I had thought that Switzerland was a model of neutrality, and some people here are pointing out how long it took women to get the vote in some portions of the country…in other words, there seems to be an element of backwardness that seems to belies Swiss reputation in my mind…still, the arguments here opposing the mosque are very specious…one assumes that the building of mosques will be a breeding ground for radical Islamists…this of course is making assumptions that is based on some troublemakers amongst the millions who are not. It is prejudiced and narrowminded, and has become pervasive among some in the West. Here in America, the founding fathers debated the importance of whether citizens should be allowed to practice their religion free of prejudice or persecution. Seems to me the Swiss have decided that persecuting the many for the errors of a few among Muslims is the way to go…not a sign of tolerance or openmindedness I had imagined was what was the Swiss way of doing things…guess I imagined wrong.

  152. 235 Murton
    December 1, 2009 at 09:04

    Bad Call! They should either declare a national religion or allow all religions and symbols. It is an unfortunate reaction in response to the real issue: The failure of Islamic leadrs to discourage and stamp out militant extremists.

    Good point…but I don’t think it is the Swiss government’s role to question the “failure of Islamic leaders to discourage and stamp out militant extremists…” I think it would require interfaith discussion amongst many religious leaders around the world to probe this question and determine how best to rout out the troublesome few who distort, debauch and misuse Islam for their sinister motives.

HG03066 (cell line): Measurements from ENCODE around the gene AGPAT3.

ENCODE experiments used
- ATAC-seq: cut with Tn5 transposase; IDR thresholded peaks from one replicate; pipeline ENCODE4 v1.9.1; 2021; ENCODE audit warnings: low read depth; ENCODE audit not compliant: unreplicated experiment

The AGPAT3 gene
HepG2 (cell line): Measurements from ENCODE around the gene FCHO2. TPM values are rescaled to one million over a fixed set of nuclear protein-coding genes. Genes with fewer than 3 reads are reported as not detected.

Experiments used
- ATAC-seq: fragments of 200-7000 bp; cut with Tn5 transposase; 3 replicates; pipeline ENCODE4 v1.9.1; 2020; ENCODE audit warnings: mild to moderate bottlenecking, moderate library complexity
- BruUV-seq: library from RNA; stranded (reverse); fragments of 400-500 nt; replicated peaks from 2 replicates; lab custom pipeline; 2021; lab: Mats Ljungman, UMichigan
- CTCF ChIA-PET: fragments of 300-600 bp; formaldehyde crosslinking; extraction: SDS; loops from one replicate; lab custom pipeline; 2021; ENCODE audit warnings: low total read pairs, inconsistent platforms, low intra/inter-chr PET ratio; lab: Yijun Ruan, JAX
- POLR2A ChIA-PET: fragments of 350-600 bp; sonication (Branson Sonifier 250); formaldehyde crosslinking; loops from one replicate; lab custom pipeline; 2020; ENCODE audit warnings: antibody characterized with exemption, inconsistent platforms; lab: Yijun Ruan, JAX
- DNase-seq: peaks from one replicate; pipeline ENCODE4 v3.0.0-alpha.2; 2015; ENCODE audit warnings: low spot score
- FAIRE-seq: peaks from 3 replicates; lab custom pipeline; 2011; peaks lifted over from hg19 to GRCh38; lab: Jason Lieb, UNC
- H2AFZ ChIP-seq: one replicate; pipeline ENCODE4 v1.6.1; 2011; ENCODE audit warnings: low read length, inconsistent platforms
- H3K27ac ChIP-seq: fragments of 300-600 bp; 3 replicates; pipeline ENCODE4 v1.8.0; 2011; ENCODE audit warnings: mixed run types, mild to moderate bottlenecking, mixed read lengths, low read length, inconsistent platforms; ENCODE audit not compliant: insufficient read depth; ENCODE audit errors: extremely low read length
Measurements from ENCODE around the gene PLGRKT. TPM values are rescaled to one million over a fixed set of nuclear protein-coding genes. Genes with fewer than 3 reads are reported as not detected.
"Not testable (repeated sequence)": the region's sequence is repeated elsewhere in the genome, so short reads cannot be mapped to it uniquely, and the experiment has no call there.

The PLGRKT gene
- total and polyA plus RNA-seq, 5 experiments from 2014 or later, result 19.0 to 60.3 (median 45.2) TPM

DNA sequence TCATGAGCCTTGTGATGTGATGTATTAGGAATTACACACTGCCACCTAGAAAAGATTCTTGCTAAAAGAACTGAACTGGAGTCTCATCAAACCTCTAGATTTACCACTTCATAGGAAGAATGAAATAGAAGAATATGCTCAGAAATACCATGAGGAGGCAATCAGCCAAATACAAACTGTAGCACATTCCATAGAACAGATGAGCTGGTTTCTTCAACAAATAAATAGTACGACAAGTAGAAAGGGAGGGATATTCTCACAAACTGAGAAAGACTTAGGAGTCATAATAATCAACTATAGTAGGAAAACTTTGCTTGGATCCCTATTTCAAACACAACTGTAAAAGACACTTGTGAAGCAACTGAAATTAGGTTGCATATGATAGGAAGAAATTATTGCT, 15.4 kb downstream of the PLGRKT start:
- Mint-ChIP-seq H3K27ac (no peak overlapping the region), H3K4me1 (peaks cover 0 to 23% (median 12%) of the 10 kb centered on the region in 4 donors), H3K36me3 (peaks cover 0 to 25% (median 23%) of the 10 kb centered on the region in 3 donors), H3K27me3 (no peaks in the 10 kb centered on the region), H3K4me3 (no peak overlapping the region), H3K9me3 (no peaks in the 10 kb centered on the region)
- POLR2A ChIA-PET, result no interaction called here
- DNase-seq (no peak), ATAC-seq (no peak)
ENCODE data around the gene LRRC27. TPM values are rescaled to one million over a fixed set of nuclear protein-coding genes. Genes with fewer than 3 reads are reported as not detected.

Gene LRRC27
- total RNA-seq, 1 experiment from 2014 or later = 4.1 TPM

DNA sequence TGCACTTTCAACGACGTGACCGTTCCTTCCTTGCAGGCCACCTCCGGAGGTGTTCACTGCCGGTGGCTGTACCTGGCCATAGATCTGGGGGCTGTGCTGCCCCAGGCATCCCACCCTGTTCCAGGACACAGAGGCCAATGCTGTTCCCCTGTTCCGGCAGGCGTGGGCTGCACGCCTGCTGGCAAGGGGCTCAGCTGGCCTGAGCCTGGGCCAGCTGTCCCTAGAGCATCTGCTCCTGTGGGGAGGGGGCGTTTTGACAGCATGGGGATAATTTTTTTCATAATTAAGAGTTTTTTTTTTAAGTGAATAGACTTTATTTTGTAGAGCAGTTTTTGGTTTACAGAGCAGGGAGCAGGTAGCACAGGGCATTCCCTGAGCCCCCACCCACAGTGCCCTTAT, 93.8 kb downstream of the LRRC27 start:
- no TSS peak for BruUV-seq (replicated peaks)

153. 236 Hussein
    December 1, 2009 at 09:15

    Hey: All

    I don’t think that westerns will only stop their actions against islam on to banning minerats, alot more actions is expected.
    No matter with mosque with no minerats but this abegining of anti-islam/mosques in Europe
    Also there is anti-islam campaign wich are lounching all western medias including BBC it’s self .
    what I am sure is that this will result Islam demoghraphic in Europe and all over the world
    Respection between the great faiths is the best to live with out problem

    please don’t hesitate if you have any question of my comments

    • 237 Dee
      December 1, 2009 at 11:09

      Respect between the faiths goes both ways. In the Christian faiths you can denounce it and leave or change or be a non believer with no fear of reprisals. This is not so in Islam, how many go into hiding or are stoned to death because they are free to choose a different way. How can you respect a religion when it is so barbaric in many aspects and who does not treat everyone equally. How many Muslim homosexuals are there who live in fear for being found out. You want respect, then respect all Humanity equally no matter what religion, creed and gender. Once Mulims do that then they are free.

  154. 238 alfonso
    December 1, 2009 at 09:45

    Of course there was bound to be “shock, horror” when the Swiss banned minarrets.